whats inside golf ball

Multiple Layers

Featuring a thinner cover with shallow dimples for better spin, these golf balls have multiple layers to react in a slightly different manner than two piece golf balls.

The basic principle is that while the cover is thinner, you’re directly hitting the compressed core of the golf ball, and you can send them higher. Like we talked about earlier, 100+ compression ratings are designed for professionals, and most multiple layer golf balls are 100+.

Do Hard or Soft Golf Balls go Further?

The difference is pretty simple, and it’s something you’ll come to notice when testing course-provided golf balls versus the ones that you bring with you, or find at the store.

Harder golf balls will go farther, softer golf balls will give more spin. It’s basically distance versus control.

The funny thing is, there aren’t many differences in the dimple numbers on hard balls over soft balls, which is usually the defining factor when it comes to control.

It’s about the transfer of kinetic energy when you hit the ball. The vibration is going to travel through the soft material easier than it will with the harder material.

Are Used Golf Balls Good?

Well, they’re not bad.

They’re just not as good as new balls.

The main problem is that used golf balls – particularly the ones that are sold after being salvaged from driving ranges – have been in lakes, streams, the woods, and they’ve been hit by other golf clubs. If they’re not cracked and they haven’t retained any water, then they’re fine.

Let’s say that you have the option to buy used golf balls for 60% of their standard price. Let’s say that they’re high quality, good name brand golf balls that you know are reliable. You’re paying 60% of the money to use them 60% of the time. You won’t get a full life out of them.

different type of used golf balls

That’s okay.

That’s a smart, budget-friendly way to approach it. There’s just this weird stigma around buying used golf balls, and people assuming that it somehow makes you a bad golfer or just generally poor.

While I’ll admit that there is some money-based snobbery in golf, most people don’t actually care if you get used golf balls. When you buy them, they’ve been cleaned up enough to look good.

In terms of performance, they’re still good. These get checked over by those who sell them, so while they won’t last as long or they might crack sooner than new balls, they’re still going to perform well and allow you to get in some really good games before they need to be retired.

Are Golf Balls Different Weights?

Not often, no. There may be a 1/100th of an ounce difference here or there, but there’s a standard that needs to be followed.

You must not have golf balls above 1.62 ounces. It unbalances the game. Most manufacturers won’t even make heavier golf balls, because it literally allows you to drive the ball much further than you’re supposed to in a game of golf.

This regulation is put in place to ensure fair play, and an even game across the board.

If you just enjoy having a good time at the driving range and hitting a few balls (or a few hundred), then you can find weighted ones online from specialty shops. These sometimes go up to 2.25 oz, or as high at 3.25 oz, but after a while they’re just harder to hit.

This, of course, isn’t going to really train you to pursue professional golf, or even take part in local tournaments.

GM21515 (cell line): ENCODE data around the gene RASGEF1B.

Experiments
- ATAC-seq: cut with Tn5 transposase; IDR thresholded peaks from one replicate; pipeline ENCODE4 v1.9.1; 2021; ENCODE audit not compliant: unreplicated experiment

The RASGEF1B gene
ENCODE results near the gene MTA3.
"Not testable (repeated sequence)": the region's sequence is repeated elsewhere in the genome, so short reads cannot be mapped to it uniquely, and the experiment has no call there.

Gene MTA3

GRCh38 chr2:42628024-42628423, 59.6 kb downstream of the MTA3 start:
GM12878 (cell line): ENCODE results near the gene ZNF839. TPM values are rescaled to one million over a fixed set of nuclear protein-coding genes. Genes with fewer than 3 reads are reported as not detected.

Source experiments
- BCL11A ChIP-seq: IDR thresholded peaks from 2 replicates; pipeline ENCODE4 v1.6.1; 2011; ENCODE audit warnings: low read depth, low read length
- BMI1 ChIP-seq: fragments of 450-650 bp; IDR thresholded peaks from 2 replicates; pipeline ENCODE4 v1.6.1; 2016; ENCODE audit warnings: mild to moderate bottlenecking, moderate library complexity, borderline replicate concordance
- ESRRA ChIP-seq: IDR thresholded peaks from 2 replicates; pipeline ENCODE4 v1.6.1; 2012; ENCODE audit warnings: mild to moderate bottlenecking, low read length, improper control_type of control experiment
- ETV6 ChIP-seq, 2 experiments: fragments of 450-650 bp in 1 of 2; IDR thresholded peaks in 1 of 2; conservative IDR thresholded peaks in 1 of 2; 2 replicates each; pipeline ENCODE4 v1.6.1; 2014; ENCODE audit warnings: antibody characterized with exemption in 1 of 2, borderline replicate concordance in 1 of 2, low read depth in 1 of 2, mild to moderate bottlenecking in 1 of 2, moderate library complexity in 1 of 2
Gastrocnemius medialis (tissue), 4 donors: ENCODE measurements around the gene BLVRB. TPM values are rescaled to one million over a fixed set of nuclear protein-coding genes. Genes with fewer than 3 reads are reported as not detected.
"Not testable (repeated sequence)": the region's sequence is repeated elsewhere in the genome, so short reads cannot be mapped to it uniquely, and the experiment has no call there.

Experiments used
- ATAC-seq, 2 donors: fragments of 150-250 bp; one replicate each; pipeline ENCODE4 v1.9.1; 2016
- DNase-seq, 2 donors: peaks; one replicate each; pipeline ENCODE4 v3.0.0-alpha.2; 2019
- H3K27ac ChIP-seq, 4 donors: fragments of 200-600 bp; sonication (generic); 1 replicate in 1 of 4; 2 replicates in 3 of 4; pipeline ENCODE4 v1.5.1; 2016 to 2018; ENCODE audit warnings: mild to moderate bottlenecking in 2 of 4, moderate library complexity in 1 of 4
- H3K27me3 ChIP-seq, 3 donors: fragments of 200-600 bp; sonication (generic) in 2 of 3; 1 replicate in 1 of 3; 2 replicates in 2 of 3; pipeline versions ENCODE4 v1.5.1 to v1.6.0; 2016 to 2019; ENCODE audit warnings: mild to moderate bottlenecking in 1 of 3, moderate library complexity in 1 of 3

It’s just not a practical way to approach the sport, because you’re be thrown out of your element entirely when the 1.62 oz rule comes into play.

It would be like playing baseball, and one day, after intense training, someone hands you a tennis racket and says “Yeah, we’re doing this now.”

Why do Golf Balls Have Dimples?

For aerodynamics.

You’re hurtling compressed ethylene substances through the air at speeds reaching up to 211 MPH, which is already insane if you think about it, and you need that speeding ball of matter to actually travel through the air in a predictable path.

dimples at the golf balls

The dimples help with the spin.

The spin is what gives the ball velocity, but if it spun without something to balance it out, then it would just go off primarily on one direction at a high speed, and shoot crooked when it launched from the golf tee. That’s not helping anybody.

10 Best Brands for Golf Balls

I’m not big about specific brand names, but I also can’t deny the consistently high-quality golf balls that these brands tend to put out.

Ranked from best, in descending order, these are the best brands for golf balls based on their quality and dedication to details.

Titleist

As arguably the best golf ball out there, this brand continuously comes out with high quality balls.

As a result, they aren’t cheap, but they are effective at driving long distances without having a ton of weight behind them. Consistency is the name of the game, so if you’re able to play for long periods of time, you’ll see that your Titleist balls will last right there with you.

TaylorMade

You know this name well, and it’s because they continue to provide excellent quality over quantity.

It’s what’s earned them their reputation. From their Project (a) golf balls right on down to the TP5 golf balls, they make highly aerodynamic golf balls that aren’t going to get dragged down by the wind (within reason).

Above that, they make multiple types of golf balls, so if you find that you have a better time with multiple-layer balls, they’ve got them. Two pieces? They’ve got those as well. TaylorMare makes damn near everything that you’ll need for your lifetime golf career.